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Peptide Spotlight: KPV


The Anti-Inflammatory Peptide

Primary Benefit:  Heals the gut, helps with inflammation, Psoriasis and Eczema.


Doses: 12-25 doses per vial.


Dosage:  Daily until vial is empty.  Due to the non-steroidal nature of KPV, the peptide can be used for as long as needed until the indicated ailment is healed.


Side Effects: Excellent safety profile even at higher doses. Do not use KPV if you are nursing, may become pregnant, or are already pregnant. May cause temporary brain fog via an apparent sedative effect.


Description: KPV is a tripeptide (i.e. 3 amino acids long) that makes up the end of a naturally occurring melanocortin peptide hormone in your body known as alpha-melanocyte-stimulating hormone (α-MSH). KPV was determined to be the “minimum effective sequence” needed for α-MSH to exert its inflammation-lowering properties.


Improves Overall Gut Health


a-MSH is vital for treating a common gut disorder known as inflammatory bowel disease (IBD).  There are two human studies where KDPT directly resulted in a beneficial effect on ulcerative colitis without compromising on safety.  The patients suffering moderately or severely saw the best response with respect to disease remission and alleviation of symptoms.  It’s clear that KPV and its derivatives work in the real world.  KPV and BPC-157 are the two leaders when it comes to the use of peptides for enhancing overall gut health.  (Likely via the reduced production of pro-inflammatory compounds).


Treats Skin Conditions Such as Psoriasis


a-MSH’s anti-inflammatory effects are observed in the skin for multiple disease states.  α-MSH was shown to elicit a plethora of anti-inflammatory and/or immuno-modulatory effects in a variety of animal models.  Including experimentally induced cutaneous vasculitis, experimental psoriasis, experimental autoimmune encephalitis, allergic contact dermatitis, allergic bronchiolitis and colitis”.

 

A Potent Anti-Inflammatory Agent


The anti-inflammatory effects of KPV have an extremely broad spectrum.  Across 5 separate animal species (rabbit, mouse, rat, guinea pig, squirrel monkey), the following disease states were studied.  Fever, Systemic inflammation, Brain inflammation, Arthritis, Ocular inflammation, Contact dermatitis, Fibrosis, Allergic airway inflammation, Acute pancreatitis, Gastrointestinal inflammation.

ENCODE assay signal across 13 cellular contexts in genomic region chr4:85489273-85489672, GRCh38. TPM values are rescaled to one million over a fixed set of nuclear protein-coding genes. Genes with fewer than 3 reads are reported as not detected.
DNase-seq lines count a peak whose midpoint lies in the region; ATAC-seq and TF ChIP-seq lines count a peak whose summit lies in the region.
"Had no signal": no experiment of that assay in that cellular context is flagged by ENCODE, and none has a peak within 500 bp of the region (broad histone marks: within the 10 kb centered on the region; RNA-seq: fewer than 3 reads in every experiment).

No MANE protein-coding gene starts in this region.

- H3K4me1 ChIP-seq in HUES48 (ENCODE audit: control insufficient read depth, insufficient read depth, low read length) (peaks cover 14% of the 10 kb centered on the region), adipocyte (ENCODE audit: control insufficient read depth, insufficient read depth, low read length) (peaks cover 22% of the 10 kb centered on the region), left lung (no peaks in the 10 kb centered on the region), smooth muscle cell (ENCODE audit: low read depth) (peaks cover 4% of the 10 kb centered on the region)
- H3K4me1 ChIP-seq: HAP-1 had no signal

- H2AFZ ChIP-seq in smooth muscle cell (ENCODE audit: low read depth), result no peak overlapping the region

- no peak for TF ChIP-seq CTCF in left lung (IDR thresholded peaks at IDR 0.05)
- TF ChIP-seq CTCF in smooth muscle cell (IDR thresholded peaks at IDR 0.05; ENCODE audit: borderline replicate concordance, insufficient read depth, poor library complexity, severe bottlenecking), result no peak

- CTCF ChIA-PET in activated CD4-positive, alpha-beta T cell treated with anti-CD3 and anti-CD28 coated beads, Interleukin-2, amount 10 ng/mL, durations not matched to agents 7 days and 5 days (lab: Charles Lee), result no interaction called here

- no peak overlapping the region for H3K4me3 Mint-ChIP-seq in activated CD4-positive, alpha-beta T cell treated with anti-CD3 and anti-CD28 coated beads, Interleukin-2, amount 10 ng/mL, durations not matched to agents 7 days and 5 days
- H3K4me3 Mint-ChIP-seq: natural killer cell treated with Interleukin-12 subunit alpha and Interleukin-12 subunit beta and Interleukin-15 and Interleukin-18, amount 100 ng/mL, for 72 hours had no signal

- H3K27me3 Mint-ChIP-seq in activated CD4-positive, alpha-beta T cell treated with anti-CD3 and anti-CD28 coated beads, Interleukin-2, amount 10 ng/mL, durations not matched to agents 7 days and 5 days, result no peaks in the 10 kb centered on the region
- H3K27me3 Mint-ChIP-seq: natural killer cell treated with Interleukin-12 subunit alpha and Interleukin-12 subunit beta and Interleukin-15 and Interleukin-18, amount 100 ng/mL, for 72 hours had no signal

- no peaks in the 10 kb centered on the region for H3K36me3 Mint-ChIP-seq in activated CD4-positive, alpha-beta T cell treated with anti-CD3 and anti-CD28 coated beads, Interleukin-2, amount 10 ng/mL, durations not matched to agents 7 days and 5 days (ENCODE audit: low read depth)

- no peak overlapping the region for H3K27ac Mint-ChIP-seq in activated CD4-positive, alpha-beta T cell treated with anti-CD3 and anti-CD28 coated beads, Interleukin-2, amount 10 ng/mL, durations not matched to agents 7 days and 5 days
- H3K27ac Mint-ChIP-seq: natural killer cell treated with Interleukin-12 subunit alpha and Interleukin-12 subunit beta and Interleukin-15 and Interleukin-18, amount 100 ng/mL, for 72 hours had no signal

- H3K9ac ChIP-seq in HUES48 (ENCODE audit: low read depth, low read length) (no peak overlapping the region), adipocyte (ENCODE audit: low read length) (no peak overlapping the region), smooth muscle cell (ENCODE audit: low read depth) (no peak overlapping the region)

Antimicrobial Properties


Shows promise against bacteria Staphylococcus aureus and the fungal Candida albicans.


Other Therapeutic Applications


Could be a potential therapeutic agent for treating immune hair disorders (i.e.hair loss due to an autoimmune disorder). Demonstrates “anti-HIV properties in infected cells”, as evidenced in a cell culture study.  KdPT, a very similar analog to KPV, may be useful in treating acne, while α-MSH shows promise in addressing eczema. Low levels of α-MSH are observed in conditions such as Lyme disease and mold illness, along with arthritis.  α-MSH plays a pivotal role in regulating ocular immunity, which is why it’s being investigated in an ongoing clinical trial.  In a mouse study, KPV lowered inflammation and tumorigenesis during colitis-associated cancer.  α-MSH has implications in treating disorders like “asthma, sarcoidosis, and the acute respiratory distress syndrome”.


KPV’s Mechanism of Action (For the Science Geeks)


Even though KPV is the active part of the a-MSH molecule responsible for its anti-inflammatory activity, KPV and a-MSH target inflammation via similar yet separate mechanisms.  KPV exhibits an anti-inflammatory effect that is clearly different from that of the core MSH peptides. KPV is unlikely to mediate its effects through melanocortin receptors but is more likely to act through inhibition of IL-1β functions.  What makes KPV particularly effective is that this process directly happens inside your cells.  KPV exerts its anti-inflammatory function inside cells, where it inactivates inflammatory pathways. KPV enters the cell and interacts directly with inflammatory signaling molecules inside the cell. It enters the nucleus of the cell and, once there, can inhibit the interaction of inflammatory substances and molecules.


KPV has three parts to its mode of action: 


1. KPV reduces the two most important intracellular signaling pathways in the pathogenesis of inflammatory bowel diseases: the NF-κB and MAPK cascade pathways as well as the subsequent synthesis of pro-inflammatory cytokines.


2. The anti-inflammatory effect of KPV is mediated through the transporter PepT1.


3. Oral delivery of KPV reduces the severity of DSS- and TNBS-induced colitis in mice.  Targeting KPV transport into both epithelial and immune cells may reduce the overall level of pro-inflammatory cytokine production by mucosal and immune cells. Therefore, the use of KPV is an attractive therapeutic strategy against IBD.


Want to learn more?    


Research Study:  PepT1-Mediated Tripeptide KPV Uptake Reduces Intestinal Inflammation


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